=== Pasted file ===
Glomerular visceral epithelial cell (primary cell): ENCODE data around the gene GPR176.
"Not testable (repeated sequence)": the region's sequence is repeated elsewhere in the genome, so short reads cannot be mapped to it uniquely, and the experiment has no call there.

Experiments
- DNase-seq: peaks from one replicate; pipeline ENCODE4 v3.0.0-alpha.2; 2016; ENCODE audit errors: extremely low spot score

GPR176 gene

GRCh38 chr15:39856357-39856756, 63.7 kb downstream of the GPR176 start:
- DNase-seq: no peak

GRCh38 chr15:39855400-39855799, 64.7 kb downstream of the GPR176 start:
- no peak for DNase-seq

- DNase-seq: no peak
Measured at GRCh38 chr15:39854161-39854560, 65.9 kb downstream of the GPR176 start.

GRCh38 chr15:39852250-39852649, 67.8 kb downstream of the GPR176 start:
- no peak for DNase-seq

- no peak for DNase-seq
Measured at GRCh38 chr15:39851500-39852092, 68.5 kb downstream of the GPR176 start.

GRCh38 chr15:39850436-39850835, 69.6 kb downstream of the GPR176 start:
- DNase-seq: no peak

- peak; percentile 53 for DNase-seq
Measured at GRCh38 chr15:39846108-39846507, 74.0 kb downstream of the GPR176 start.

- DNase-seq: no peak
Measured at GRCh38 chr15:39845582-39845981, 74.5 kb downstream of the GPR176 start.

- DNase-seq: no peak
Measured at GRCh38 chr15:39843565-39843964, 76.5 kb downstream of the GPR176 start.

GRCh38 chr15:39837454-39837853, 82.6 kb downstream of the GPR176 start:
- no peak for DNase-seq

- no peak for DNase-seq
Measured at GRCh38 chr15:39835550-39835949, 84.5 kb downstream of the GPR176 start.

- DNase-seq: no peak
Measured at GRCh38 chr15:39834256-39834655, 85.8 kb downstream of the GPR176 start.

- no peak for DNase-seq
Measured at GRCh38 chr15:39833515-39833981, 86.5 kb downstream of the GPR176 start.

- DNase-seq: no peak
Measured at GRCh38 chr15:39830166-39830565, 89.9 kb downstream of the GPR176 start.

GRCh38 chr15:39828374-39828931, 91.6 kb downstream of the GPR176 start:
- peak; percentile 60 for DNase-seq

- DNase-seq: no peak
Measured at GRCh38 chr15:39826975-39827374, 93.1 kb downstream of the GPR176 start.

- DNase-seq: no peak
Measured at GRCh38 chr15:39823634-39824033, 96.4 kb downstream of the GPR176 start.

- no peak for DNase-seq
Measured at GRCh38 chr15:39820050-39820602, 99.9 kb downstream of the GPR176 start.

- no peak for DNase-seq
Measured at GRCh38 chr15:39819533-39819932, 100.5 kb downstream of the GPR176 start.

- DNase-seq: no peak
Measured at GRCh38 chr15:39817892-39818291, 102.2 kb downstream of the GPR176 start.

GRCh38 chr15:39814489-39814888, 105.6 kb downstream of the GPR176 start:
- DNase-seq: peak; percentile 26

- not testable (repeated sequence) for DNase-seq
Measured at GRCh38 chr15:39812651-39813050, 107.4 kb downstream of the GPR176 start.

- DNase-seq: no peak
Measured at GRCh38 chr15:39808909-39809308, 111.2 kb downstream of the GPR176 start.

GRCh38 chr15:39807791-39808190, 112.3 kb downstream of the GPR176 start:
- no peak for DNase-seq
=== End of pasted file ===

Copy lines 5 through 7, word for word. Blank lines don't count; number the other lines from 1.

GPR176 gene

GRCh38 chr15:39856357-39856756, 63.7 kb downstream of the GPR176 start:
- DNase-seq: no peak